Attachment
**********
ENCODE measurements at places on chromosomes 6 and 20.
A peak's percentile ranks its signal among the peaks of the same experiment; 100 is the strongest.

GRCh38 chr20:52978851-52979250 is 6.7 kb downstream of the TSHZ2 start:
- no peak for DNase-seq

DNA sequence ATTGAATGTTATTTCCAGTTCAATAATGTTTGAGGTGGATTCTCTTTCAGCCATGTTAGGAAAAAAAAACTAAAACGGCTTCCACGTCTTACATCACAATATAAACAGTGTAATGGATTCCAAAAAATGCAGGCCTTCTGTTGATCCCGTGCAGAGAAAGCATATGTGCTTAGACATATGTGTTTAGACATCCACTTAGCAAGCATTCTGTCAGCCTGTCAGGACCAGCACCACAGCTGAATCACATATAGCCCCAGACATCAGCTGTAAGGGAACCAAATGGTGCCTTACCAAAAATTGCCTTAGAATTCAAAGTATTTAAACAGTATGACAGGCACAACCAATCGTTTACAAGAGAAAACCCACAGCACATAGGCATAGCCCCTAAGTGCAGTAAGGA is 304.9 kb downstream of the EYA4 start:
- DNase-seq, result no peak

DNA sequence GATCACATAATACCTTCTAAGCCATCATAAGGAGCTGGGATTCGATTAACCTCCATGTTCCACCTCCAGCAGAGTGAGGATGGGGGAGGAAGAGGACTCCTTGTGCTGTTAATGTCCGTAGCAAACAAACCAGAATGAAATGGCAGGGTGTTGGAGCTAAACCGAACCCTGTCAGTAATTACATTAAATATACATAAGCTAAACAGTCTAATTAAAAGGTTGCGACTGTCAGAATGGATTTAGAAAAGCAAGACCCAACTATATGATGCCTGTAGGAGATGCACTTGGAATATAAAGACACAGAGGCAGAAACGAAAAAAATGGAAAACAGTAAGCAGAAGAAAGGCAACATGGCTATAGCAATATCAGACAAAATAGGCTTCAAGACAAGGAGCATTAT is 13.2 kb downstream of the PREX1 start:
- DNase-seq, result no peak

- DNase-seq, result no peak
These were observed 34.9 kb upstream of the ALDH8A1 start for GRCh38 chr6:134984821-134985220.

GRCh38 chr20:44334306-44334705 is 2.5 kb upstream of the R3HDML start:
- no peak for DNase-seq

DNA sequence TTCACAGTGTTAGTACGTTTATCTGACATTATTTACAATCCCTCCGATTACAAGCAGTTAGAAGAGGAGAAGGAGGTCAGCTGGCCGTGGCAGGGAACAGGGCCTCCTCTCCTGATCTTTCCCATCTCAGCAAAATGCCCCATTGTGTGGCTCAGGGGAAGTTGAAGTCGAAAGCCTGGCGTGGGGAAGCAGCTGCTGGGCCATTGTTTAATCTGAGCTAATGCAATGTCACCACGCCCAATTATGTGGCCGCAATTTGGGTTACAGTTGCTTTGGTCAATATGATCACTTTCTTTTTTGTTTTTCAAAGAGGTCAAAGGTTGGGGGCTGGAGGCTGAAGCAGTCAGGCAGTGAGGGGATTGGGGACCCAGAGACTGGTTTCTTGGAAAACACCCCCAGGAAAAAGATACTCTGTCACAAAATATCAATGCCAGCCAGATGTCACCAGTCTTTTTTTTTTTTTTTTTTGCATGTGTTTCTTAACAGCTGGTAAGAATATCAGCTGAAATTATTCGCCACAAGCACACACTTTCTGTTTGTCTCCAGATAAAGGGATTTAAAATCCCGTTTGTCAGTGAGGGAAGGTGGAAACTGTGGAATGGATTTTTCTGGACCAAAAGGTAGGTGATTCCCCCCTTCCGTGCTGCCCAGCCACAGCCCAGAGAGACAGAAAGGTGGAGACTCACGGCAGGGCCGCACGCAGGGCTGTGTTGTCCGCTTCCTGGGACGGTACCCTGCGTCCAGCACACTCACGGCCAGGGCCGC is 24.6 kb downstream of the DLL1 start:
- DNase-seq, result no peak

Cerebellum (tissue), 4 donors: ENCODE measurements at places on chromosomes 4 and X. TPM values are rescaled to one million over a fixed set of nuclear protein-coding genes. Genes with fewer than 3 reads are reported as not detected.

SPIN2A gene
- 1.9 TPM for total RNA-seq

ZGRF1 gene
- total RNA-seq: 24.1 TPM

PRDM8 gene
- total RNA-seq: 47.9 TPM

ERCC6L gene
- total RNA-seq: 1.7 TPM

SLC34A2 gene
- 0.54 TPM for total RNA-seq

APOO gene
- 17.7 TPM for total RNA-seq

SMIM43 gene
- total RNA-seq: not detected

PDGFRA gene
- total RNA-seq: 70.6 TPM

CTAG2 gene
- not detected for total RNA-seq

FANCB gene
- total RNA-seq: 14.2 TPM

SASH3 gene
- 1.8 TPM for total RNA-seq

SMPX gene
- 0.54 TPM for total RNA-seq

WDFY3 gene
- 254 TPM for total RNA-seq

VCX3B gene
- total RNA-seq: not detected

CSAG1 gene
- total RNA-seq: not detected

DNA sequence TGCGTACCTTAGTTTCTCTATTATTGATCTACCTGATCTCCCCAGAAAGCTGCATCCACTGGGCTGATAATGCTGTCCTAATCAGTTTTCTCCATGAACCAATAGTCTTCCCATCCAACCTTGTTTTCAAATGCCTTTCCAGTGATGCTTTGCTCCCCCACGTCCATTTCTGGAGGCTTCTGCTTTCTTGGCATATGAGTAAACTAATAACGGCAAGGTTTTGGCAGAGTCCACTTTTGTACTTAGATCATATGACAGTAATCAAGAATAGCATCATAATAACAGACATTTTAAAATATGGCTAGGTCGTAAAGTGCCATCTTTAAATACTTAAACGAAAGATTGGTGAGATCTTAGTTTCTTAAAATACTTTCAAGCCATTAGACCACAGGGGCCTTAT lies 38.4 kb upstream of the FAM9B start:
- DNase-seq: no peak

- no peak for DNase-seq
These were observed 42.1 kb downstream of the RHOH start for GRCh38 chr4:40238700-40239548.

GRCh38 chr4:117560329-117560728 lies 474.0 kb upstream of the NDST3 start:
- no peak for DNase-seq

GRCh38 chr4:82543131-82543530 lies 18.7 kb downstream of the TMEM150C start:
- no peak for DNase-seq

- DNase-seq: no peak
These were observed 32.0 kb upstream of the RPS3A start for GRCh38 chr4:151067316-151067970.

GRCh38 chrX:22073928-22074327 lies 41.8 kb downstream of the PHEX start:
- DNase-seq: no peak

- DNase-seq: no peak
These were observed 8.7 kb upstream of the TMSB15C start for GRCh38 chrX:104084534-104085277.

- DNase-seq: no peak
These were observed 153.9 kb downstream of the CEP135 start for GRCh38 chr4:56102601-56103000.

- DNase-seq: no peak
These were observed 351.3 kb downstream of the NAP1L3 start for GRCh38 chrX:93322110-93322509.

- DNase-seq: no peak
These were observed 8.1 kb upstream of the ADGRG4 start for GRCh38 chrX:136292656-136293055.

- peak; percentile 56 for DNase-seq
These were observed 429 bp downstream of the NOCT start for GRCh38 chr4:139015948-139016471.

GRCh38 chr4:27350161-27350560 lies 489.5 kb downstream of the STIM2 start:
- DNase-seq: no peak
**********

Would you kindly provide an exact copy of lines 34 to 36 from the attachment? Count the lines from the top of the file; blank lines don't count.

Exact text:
FANCB gene
- total RNA-seq: 14.2 TPM

SASH3 gene